Stories from the NFCCA Newsletter, the “Northwood News”
Northwood News ♦ February 2013
Many of us in Montgomery County feel like our communities are under attack from the County’s push to massively increase densities while failing to maintain basic infrastructure and services for existing developed areas. In turn, planners and public officials criticize citizens for being resistant to change. We are admonished to give up our outmoded ideas of neighborhood and embrace the current one-size-fits-all “vision” of the future.
To me, however, it seems that civic activists are constantly fighting for change. I think these efforts are not recognized, however, because it is grass roots change (what we want to strengthen and support our communities) versus top-down imposed change (what they think we need). This is especially frustrating when communities are fighting for changes that cost very little money (or that actually save money) while at the same time having to fight boondoggles that cost mega-millions of taxpayer dollars.
So, here are some examples of grass-roots inspired change advocacy from our neighborhood. I’m using our neighborhood as the example because I am most familiar with our causes; however, there are associations and organizations across the county that are fighting for changes.
I would also note that many of the campaigns listed include a strong volunteer component. In other words, we didn’t just advocate for tree plantings; we also bought some trees, planted those as well as ones provided by the County, and have fought to keep them free from invasive vines since.
One of our most successful campaigns took place during the development of the Burnt Mills Shopping Center. We surveyed the residents as to which business they would most like to see at the new center, and Trader Joe’s was the hands-down favorite. We then began to lobby both the shopping center owners and Trader Joe’s. This was not only a success for us; that particular Trader Joe’s was recently the chain’s “store of the year.” (Note to any entrepreneurs reading this, our number two desired business was a premium ice cream parlor, and we’re still waiting for one.)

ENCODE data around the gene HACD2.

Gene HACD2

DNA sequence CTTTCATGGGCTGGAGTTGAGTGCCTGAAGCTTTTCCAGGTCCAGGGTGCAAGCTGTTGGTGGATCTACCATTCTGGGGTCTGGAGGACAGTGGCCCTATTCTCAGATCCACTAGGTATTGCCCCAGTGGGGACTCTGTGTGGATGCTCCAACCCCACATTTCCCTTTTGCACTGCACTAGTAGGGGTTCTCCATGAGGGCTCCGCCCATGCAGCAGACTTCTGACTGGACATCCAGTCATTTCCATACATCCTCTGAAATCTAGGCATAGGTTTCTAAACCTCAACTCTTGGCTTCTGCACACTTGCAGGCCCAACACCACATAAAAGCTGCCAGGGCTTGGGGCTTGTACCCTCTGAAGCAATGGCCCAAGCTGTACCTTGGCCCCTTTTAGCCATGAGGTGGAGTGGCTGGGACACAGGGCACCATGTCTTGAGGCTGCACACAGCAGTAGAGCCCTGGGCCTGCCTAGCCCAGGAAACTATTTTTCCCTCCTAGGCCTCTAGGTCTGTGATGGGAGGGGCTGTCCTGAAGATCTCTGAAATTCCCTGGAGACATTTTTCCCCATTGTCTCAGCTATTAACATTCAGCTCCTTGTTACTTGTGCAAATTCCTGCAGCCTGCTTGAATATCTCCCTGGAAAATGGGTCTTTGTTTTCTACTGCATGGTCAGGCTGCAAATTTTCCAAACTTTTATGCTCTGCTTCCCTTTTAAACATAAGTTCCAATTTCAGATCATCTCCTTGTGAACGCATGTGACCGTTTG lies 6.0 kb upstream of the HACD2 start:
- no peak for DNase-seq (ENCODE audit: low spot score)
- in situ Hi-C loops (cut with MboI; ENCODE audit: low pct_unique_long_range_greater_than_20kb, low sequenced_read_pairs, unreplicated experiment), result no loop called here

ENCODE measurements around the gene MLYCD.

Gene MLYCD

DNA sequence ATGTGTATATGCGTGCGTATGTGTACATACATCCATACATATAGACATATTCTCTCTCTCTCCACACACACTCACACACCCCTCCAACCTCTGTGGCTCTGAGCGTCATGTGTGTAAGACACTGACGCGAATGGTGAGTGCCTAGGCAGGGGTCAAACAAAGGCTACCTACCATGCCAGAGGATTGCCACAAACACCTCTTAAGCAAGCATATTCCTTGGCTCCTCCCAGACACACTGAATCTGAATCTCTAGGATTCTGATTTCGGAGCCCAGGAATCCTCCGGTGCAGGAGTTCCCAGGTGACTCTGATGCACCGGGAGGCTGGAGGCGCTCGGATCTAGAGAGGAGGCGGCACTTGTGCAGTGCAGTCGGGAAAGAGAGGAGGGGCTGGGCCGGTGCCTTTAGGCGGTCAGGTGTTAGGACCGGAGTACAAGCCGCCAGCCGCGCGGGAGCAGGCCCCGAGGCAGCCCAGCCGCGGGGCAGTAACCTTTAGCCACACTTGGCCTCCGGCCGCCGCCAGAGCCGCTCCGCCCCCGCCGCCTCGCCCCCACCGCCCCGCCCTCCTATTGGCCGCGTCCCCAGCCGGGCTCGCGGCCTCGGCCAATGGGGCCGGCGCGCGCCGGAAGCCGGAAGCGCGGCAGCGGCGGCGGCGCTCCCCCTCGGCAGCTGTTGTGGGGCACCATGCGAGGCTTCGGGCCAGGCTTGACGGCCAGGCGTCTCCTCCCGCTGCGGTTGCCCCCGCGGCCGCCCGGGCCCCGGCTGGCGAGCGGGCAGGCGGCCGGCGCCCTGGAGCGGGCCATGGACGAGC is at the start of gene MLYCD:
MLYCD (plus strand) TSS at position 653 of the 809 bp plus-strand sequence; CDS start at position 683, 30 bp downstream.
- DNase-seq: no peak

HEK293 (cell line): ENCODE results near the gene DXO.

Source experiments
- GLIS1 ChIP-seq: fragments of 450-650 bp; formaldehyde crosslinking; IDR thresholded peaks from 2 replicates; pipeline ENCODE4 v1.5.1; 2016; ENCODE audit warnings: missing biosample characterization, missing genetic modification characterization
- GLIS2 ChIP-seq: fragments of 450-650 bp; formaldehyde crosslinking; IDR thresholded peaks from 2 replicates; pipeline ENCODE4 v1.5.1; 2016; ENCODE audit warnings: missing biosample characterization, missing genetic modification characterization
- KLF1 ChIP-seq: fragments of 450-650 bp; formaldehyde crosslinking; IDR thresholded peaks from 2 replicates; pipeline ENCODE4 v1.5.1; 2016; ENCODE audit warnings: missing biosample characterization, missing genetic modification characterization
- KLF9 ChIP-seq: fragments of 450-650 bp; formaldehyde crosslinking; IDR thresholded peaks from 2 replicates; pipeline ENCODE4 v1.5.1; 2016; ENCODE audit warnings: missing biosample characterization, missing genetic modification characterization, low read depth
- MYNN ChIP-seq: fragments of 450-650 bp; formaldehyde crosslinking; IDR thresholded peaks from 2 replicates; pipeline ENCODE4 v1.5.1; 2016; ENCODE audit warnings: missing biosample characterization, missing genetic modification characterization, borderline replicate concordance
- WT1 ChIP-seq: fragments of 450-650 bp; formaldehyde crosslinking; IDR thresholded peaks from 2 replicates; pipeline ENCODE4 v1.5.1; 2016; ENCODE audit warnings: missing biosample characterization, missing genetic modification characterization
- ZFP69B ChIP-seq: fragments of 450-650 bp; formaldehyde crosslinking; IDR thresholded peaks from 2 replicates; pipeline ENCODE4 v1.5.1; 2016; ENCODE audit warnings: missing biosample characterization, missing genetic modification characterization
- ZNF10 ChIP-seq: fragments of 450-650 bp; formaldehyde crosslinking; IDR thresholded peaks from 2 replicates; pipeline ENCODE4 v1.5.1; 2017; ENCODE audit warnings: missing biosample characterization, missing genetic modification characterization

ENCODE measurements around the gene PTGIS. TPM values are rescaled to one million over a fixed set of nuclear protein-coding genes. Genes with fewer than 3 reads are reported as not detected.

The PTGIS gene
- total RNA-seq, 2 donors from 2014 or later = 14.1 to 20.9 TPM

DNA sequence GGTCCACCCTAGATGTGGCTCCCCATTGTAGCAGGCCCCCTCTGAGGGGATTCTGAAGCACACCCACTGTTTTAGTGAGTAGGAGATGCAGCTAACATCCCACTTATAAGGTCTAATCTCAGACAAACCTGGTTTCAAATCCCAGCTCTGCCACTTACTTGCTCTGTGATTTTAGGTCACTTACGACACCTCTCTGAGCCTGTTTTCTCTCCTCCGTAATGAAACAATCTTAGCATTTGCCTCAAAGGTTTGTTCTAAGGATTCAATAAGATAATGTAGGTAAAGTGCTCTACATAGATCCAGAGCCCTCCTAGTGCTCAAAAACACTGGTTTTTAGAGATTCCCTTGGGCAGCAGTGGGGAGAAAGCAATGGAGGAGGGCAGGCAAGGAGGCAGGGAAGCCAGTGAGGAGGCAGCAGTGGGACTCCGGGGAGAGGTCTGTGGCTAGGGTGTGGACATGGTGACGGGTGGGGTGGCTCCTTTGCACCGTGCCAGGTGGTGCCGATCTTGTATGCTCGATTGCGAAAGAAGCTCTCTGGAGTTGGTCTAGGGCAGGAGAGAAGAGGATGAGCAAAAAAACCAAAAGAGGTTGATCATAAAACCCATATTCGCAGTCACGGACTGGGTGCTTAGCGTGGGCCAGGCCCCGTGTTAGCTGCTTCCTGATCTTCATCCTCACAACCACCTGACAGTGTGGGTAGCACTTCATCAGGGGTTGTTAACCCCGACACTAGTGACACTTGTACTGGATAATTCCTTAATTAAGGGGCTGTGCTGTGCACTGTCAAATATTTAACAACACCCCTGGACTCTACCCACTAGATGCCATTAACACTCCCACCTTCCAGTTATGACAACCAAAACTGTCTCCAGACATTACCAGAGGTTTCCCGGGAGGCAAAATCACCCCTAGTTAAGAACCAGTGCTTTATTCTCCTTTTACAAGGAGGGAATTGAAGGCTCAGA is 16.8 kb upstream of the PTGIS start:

Here is a partial list of our other efforts:
The point of all this is that most communities do have ideas for changes they’d like to see, even if they don’t have a fully articulated vision for the future. Planners, elected officials, and businesses could gain a lot by consulting residents before bringing proposals for public comment. Once upon a time, the master plan process partially served that function with a process built around strong stakeholder groups. Now master plans are rushed through approval containing new zoning codes which haven’t even been promulgated. In my opinion, this needs to change. ■
© 2013 NFCCA [Source: https://nfcca.org/news/nn201302n.html]